We are going back to the beginning of Virginia viticulture to explore the history and legacy of Thomas Jefferson and Phillip Mazzei. My guests this week are Attila Woodward, the co-owner of Jefferson Vineyards and Chris Ritzcovan, the winemaker at Jefferson.
The Woodward family has been at the helm of Jefferson Vineyards for three generations. Attila shares his family’s history, stewardship and preservation of the iconic property since the 1930’s. Attila and Chris share what it’s like to walk in the footsteps of Jefferson and Mazzei to create a new generation of viticulture in the heart of Virginia wine country. Plus, we are talking about Jefferson’s extensive wine portfolio, award-winning selections, 35 years of winemaking for the Woodward family and future plans for the new generation of leadership at the estate. Enjoy the show!
Selecting a great Thanksgiving wine doesn’t have to be a source of stress and it doesn’t have to break the bank. There are a lot of different flavors and textures on your Thanksgiving plate, so you really want a “bridge” wine that will harmoniously blend and stand up to the cornucopia of goodness on your holiday table. Your wine selection should be a vinous highlighter working in concert with every dish, not competing for top billing! Consider starting your festivities with a sparkling wine as an aperitif and then opt for a white and a red selection for your main course and let your guests decide what pairing they enjoy the most.
White Wines:In general, when it comes to selecting versatile Thanksgiving wines, look for a white wine with mouthwatering acidity like an off-dry Riesling from Germany, an Alsatian Gewürztraminer or an unoaked Chardonnay to cut right through the gravy and cream sauces. If you typically prefer a heavier, oaky and buttery Chardonnay, it will overpower your meal. A moderately oaked Chardonnay with vibrant acidity will be the better option with this meal. A floral and aromatic Viognier or dry to off-dry Petit Manseng can also work wonders with your Thanksgiving Feast.
Red Wines: When it comes to red, opt for a fruit-forward wine like a Pinot Noir or Beaujolais with vibrant acidity and moderate tannins. Keep in mind, turkey is a blank canvas and is pretty lean, so something too tannic will compete against the food. A Cabernet Franc can be a nice option too, with its typical notes of raspberry, violet and sage. This can work wonders with a sausage, sage & cranberry stuffing. Cabernet Franc is considered the Pinot Noir of Bordeaux and Virginia is producing some exceptional bottles of this varietal. A dry rosé or off-dry rosé is also another excellent option, it’s approachable and versatile with good acidity and it tends to please both white and red wine drinkers at your table.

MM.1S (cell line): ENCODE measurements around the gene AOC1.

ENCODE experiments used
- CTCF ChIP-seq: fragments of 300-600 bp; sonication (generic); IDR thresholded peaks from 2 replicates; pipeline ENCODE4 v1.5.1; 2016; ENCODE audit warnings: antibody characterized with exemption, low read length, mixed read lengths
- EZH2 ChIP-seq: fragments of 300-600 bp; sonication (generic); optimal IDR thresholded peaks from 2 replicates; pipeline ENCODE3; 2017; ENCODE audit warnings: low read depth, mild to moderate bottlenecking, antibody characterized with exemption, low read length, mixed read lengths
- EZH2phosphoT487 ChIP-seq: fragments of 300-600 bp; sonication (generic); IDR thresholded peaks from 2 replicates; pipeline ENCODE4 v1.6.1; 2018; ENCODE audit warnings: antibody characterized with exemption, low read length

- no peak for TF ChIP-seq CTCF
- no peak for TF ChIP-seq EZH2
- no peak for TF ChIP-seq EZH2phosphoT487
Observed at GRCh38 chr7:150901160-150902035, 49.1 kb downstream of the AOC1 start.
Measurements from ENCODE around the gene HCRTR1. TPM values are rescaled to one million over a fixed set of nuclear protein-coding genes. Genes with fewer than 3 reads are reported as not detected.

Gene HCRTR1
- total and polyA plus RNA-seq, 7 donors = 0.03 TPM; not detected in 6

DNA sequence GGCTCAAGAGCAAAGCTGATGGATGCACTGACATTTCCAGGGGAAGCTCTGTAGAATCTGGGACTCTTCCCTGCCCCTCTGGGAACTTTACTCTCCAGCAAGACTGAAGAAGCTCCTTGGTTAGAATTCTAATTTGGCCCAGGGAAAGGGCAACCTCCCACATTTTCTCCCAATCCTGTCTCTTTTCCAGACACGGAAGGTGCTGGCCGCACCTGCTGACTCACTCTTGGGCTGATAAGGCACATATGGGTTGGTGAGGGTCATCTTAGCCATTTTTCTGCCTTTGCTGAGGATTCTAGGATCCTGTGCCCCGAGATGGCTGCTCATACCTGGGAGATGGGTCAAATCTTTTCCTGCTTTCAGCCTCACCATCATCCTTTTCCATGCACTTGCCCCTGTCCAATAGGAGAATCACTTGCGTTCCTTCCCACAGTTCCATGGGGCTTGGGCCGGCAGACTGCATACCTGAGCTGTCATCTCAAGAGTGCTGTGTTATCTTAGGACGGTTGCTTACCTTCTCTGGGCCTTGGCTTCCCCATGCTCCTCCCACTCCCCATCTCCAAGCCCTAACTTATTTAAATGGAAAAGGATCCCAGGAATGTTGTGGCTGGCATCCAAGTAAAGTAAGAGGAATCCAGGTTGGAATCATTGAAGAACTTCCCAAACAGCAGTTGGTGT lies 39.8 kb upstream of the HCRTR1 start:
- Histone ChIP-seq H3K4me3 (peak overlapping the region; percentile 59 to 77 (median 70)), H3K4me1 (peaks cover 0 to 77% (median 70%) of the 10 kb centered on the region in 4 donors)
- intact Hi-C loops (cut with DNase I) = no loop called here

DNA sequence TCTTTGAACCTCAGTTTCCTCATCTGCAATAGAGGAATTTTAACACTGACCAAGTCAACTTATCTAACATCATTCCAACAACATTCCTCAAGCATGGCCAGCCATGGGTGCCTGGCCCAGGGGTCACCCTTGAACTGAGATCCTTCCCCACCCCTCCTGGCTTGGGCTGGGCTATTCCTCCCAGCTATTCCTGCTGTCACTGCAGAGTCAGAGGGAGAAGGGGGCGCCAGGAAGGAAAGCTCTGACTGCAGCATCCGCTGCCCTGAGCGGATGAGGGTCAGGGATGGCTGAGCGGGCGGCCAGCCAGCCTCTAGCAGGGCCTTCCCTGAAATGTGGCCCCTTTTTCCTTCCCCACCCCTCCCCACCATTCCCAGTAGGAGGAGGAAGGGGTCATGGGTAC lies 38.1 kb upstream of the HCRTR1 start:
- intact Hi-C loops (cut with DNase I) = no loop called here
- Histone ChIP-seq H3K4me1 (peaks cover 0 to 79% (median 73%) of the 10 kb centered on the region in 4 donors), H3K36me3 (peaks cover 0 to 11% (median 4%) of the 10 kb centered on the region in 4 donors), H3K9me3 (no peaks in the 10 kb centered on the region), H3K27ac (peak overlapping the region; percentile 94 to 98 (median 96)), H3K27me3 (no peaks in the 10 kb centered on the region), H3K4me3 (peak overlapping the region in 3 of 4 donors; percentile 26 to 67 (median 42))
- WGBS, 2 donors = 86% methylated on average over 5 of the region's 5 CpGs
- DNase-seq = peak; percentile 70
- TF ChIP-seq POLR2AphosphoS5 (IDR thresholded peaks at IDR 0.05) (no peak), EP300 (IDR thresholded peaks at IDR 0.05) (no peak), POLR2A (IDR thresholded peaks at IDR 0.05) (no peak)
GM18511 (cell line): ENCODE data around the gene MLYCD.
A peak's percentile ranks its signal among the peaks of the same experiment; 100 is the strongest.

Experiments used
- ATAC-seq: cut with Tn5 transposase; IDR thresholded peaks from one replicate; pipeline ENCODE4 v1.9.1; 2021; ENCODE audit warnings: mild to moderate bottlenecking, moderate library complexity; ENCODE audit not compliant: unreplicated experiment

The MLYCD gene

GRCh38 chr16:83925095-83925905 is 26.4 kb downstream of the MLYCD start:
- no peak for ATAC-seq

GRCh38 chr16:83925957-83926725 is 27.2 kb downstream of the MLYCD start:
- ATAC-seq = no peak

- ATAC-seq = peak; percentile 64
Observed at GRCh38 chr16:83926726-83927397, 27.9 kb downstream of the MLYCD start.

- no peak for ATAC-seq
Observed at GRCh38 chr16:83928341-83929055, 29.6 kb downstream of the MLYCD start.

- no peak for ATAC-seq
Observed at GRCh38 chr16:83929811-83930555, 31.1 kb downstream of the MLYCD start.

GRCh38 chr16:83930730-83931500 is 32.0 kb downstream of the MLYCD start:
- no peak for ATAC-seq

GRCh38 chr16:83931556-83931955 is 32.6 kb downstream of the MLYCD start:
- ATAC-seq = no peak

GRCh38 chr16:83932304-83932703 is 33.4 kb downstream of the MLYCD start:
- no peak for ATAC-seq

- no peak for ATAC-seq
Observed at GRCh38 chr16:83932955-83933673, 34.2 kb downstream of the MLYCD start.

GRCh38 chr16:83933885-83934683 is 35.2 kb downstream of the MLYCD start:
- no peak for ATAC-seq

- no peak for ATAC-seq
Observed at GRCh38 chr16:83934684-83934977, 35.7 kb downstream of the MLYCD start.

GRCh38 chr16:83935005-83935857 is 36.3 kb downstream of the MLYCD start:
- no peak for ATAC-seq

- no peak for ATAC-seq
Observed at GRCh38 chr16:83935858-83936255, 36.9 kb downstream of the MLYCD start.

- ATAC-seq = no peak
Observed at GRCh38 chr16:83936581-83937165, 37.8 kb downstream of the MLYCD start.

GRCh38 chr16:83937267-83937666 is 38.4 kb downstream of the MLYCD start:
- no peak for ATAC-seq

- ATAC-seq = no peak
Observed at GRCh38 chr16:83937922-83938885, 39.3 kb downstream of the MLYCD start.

On this episode of Crystal Palate’s Wine Country, we’re taking a step back in time and honoring the great Thomas Jefferson by talking with Christine Vrooman, who not only owns Ankida Ridge Vineyards in Amherst, but is a Founding Member of the Jefferson Heritage Trail. From Monticello to Poplar Forest – Christine is going to tell us all about the trail, the concept of regionalism and how you can enjoy the many sights, sounds and sips offered along the Jefferson Heritage Trail.
We’ll also take a little trip down to Hampton Roads to talk about one of the largest charity auctions on the East Coast. My guest Jon Wheeler will tell you everything you need to know about the 26th annual Chesapeake Bay Wine Classic coming up on November 12 in Virginia Beach.
Plus, I will unveil my wine of the week that deserves a place at your Thanksgiving dinner table. Crystal Palate’s Wine Country airs every Saturday morning at 8:30 on Cville 107.5 and 1260 WCHV. You can stream the show live each week on WCHV.com in the Charlottesville market or by downloading the Tune In App or catch up on past episodes here.
I love using lemons and wine to cook with. The two combined provide a refreshing acidity to any dish and when you are going low carb, it’s all about packing a flavor punch. It’s easy to get bored with baked or poached chicken, so I spiced it up tonight a little with a Meyer Lemon Rosemary Chicken. I have found that almond flour is a great way to add a little texture to meat. You can use regular lemons, but I find Meyer lemons are a little sweeter and tend to pack more juice.